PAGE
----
This book challenges the common view that social protection is exclusively a national concern with EU social policy fragmented and merely symbolic. Through eleven country studies, the book reveals that EU-level developments increasingly interact with social protection in all countries - a remarkable transformation from ten years ago.
Using the same thematic framework, the book systematically compares how Europeanisation of social protection differs across countries chosen to reflect increasing EU diversity. For each country, specialists in social protection evaluate the form and extent of Europeanisation, comparing national strategies with the European social model. They examine recent reforms and responses to EU initiatives, including the Lisbon strategy and the open method of coordination, the extension of the internal market to services, the Economic and Monetary Union and EU enlargement.
Differences in Europeanisation reflect not only different political legacies but also different adjustment pressures in terms of national welfare regime and degree of competitiveness. “Europeanisation of social protection" brings together both new evidence and new perspectives, making it essential reading for everyone interested in the changing patterns of social policy in Europe.
might persist outside the EU framework. I address this issue in relation to the UK and also to Switzerland, whose links with the EU are also under pressure. Key words Europeanisation • UK • EU • Brexit • constitutionalisation To cite this article: Outhwaite, W. (2019) De-Europeanisation after Brexit: narrowing and shallowing, Global Discourse, vol 9, no 1, 15-30, DOI: 10.1332/204378918X15453934505905 One of the many misleading slogans repeated by the Brexiteers is that the UK is ‘leaving the European Union but not leaving Europe’. This is true in a geographical
257 Policy & Politics vol 39 no 2 • 257-73 (2011) • 10.1332/030557310X519669 © The Policy Press, 2011 • ISSN 0305 5736 Key words: Europeanisation • institutional change • regional policy • Turkey Original submission February 2009 • Acceptance April 2010 Institutional change and Europeanisation: explaining regional policy reform in Turkey Ebru Ertugal This article engages in a search for ‘causes of effects’ in order to disentangle the relative roles played by the European Union (EU) and domestic factors in Europeanisation processes in a candidate country
113 Global Discourse • vol 9 • no 1 • 113–30 © Bristol University Press 2019 • Online ISSN 2043-7897 https://doi.org/10.1332/204378918X15453934506003 RESEARCH Victimhood as victory: The role of memory politics in the process of de-Europeanisation in East-Central Europe Peter Vermeersch, email@example.com Catholic University of Leuven (KU Leuven), Belgium To a large extent, the traditional narrative of EU integration has revolved around reconciliation and peace-building after the Second World War. This article examines how current memory work in
89 Policy & Politics vol 40 no 1 • 89-105 (2012) • http://dx.doi.org/10.1332/030557310X520261 © The Policy Press, 2012 • ISSN 0305 5736 Key words: Europeanisation • territorial policy • Portugal • Italy Europeanisation of territorial policies in Portugal and Italy: a cross-national comparison Carlos Oliveira and Isabel Breda-Vázquez Over the last few decades, the European Union (EU) played a central role in diffusing specific ‘models’ of territorial policy across member states. This Europeanisation process did not produce homogeneous results, however, since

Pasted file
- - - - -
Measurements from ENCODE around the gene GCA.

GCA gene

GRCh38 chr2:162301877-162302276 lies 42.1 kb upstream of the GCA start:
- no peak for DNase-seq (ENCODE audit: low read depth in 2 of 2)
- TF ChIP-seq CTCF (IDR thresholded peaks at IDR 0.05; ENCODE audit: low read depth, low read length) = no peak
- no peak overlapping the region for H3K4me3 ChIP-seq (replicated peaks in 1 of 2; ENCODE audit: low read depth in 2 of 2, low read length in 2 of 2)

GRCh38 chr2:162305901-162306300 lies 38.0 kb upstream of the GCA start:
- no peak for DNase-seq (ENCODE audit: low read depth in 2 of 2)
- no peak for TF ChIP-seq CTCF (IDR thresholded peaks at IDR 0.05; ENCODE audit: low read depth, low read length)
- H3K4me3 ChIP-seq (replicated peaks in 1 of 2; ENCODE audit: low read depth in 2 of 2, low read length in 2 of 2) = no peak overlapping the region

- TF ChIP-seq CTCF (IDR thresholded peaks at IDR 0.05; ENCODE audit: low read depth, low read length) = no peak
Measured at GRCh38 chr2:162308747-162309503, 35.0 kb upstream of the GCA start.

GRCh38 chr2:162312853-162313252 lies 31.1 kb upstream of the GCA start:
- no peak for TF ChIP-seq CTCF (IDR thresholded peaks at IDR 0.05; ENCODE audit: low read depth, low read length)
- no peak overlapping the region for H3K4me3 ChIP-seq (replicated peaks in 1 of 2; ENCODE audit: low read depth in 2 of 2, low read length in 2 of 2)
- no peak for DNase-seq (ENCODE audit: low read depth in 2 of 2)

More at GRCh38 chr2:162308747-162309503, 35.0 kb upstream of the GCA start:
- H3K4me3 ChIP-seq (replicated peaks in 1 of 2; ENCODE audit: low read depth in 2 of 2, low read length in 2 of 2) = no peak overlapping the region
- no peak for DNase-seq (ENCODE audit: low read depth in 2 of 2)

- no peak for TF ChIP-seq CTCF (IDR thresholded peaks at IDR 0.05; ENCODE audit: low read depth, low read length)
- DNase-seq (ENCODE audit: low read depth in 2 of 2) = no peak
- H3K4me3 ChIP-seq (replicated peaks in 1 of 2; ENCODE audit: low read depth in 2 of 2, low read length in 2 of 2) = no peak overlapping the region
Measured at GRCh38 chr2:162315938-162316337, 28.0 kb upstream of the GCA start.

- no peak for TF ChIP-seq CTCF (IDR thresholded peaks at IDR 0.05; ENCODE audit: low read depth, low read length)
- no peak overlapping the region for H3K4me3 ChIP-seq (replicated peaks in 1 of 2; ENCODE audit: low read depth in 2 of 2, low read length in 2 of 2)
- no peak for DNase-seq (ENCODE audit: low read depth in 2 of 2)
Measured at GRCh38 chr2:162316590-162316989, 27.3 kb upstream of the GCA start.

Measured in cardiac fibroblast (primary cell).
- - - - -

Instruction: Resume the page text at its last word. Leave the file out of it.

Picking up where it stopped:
105 FIVE ‘Greening’ the European Union? The Europeanisation of European Union environment policy John O’Brennan Introduction In parallel with its development as a deeply integrated economic zone, the European Union (EU) has evolved as a space where a cumulatively significant pooling of sovereignty around environmental issues has developed apace. From a position in the early days of the European integration process where the environment hardly featured, the EU of 28 member states of today has highly developed policy competences across a range of
303 13 Horizontal Europeanisation DEFINITION By ‘horizontal Europeanisation’ we mean contacts, interactions and social relationships between different European countries, as well as various forms of pan-European mobility (exchanges and interaction between Member States). In this chapter, we examine Europe from the perspective of horizontal Europeanisation, which involves cross-border interactions and transactions between the individual countries and their inhabitants (Beck and Grande, 2007). This is an important point of departure for the sociology of
the EU level (Celis and Meier, 2007; Outshoorn and Kantola, 2007: 270). Women’s policy agencies and women’s movements can have very different capacities when lobbying the EU. While the Italian women policy agencies have become influential in the EU arena, the Italian women’s associations are only starting to learn how to lobby in a context of complex EU governance (Guadagnini and Donà, 2007). In addition to this direct impact, the impact of Europeanisation can be more indirect (Liebert, 2003). For example, joining the European Monetary Union meant for a
unions. The question then is whether European – predominantly ‘negative’ – integration weakens social democratic forces at the domestic level. Despite the predominance of negative integration in the European Union (EU), the literature on Europeanisation has neglected its impact on domestic interest constellations (see, however, Héritier et al, 2001; Thatcher, 2004). This is due in part to the fact that this body of literature has mainly focused on implementation issues, for instance in terms of ‘fit’ or ‘misfit’ between domestic and European policies, rather